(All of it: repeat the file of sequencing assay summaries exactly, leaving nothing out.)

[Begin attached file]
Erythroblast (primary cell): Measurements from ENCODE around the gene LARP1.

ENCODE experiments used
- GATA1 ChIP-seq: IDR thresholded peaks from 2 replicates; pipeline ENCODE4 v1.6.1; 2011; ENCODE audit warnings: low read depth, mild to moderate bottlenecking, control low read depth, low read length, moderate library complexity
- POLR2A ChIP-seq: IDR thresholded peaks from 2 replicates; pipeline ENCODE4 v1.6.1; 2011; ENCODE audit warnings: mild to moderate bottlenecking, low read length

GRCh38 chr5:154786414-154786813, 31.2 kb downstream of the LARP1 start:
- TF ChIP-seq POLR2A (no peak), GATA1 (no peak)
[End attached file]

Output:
Erythroblast (primary cell): Measurements from ENCODE around the gene LARP1.

ENCODE experiments used
- GATA1 ChIP-seq: IDR thresholded peaks from 2 replicates; pipeline ENCODE4 v1.6.1; 2011; ENCODE audit warnings: low read depth, mild to moderate bottlenecking, control low read depth, low read length, moderate library complexity
- POLR2A ChIP-seq: IDR thresholded peaks from 2 replicates; pipeline ENCODE4 v1.6.1; 2011; ENCODE audit warnings: mild to moderate bottlenecking, low read length

GRCh38 chr5:154786414-154786813, 31.2 kb downstream of the LARP1 start:
- TF ChIP-seq POLR2A (no peak), GATA1 (no peak)